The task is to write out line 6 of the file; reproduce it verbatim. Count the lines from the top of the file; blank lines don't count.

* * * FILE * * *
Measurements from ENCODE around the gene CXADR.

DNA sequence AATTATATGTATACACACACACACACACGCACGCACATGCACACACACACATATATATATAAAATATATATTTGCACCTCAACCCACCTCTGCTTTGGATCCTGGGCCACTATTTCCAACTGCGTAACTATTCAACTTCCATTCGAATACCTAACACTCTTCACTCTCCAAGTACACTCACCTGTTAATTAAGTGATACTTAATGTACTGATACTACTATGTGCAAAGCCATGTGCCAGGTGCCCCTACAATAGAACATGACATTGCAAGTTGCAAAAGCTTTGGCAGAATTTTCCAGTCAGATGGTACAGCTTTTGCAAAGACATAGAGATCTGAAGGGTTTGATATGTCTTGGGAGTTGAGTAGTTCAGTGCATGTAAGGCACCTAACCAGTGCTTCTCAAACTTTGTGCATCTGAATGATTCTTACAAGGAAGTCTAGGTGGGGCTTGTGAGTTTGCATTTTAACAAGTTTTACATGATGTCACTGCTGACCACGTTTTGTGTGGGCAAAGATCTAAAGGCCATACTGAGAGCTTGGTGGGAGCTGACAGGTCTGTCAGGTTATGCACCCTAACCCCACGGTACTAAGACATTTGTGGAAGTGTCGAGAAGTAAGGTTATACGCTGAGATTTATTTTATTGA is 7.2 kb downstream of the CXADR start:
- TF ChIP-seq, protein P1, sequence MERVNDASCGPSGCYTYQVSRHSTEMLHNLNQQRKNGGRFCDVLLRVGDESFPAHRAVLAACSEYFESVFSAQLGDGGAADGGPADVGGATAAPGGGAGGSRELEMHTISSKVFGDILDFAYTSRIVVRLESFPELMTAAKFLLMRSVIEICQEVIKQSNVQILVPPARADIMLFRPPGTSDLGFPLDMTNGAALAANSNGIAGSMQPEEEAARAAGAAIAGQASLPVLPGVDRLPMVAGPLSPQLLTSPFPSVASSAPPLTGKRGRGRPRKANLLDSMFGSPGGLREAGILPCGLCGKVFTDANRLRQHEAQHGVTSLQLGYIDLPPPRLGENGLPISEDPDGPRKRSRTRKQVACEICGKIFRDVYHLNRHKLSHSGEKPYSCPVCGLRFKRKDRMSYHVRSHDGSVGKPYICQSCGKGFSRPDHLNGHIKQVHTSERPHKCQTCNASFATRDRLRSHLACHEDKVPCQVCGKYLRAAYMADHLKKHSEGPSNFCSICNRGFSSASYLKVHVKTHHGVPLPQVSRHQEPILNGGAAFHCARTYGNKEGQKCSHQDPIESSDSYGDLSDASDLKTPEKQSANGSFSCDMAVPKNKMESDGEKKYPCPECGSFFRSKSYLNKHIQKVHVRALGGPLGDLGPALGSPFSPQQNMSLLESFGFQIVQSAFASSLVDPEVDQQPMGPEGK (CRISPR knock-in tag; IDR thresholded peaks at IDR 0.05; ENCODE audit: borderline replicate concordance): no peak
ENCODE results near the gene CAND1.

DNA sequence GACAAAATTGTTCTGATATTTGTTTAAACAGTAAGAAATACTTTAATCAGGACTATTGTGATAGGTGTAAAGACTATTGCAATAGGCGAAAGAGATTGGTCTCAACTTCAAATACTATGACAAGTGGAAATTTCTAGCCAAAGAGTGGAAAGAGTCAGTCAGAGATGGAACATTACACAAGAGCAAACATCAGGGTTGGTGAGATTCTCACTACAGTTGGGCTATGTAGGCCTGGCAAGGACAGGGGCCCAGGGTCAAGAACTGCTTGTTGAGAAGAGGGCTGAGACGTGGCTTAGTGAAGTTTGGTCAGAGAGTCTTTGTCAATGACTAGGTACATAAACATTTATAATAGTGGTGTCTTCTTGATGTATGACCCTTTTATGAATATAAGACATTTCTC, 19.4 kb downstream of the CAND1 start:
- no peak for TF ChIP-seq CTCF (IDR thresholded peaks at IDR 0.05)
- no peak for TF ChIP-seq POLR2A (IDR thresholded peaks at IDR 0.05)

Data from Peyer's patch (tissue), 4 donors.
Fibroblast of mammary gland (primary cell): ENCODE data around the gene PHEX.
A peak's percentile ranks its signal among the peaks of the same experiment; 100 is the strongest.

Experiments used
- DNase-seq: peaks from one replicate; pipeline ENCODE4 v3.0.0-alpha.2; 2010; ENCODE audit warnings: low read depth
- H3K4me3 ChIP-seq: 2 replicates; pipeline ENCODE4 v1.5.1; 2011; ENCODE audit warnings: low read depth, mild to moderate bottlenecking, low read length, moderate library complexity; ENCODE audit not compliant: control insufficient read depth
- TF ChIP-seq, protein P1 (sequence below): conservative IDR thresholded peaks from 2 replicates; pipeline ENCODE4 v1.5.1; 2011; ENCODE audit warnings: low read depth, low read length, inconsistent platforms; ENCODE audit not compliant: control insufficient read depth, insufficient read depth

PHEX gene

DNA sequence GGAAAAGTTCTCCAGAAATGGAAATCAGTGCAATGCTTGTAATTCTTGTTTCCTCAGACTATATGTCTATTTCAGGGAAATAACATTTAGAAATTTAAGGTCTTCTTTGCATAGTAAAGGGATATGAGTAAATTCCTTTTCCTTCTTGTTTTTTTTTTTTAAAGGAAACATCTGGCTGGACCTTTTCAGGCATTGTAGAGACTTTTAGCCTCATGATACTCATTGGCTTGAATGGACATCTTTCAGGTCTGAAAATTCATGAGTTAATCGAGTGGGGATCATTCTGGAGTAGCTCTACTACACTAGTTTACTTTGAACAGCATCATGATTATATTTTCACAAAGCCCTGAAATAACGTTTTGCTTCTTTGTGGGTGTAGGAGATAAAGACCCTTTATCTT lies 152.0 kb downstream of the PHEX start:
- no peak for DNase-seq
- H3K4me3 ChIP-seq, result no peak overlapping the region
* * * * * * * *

- no peak for TF ChIP-seq CTCF (IDR thresholded peaks at IDR 0.05)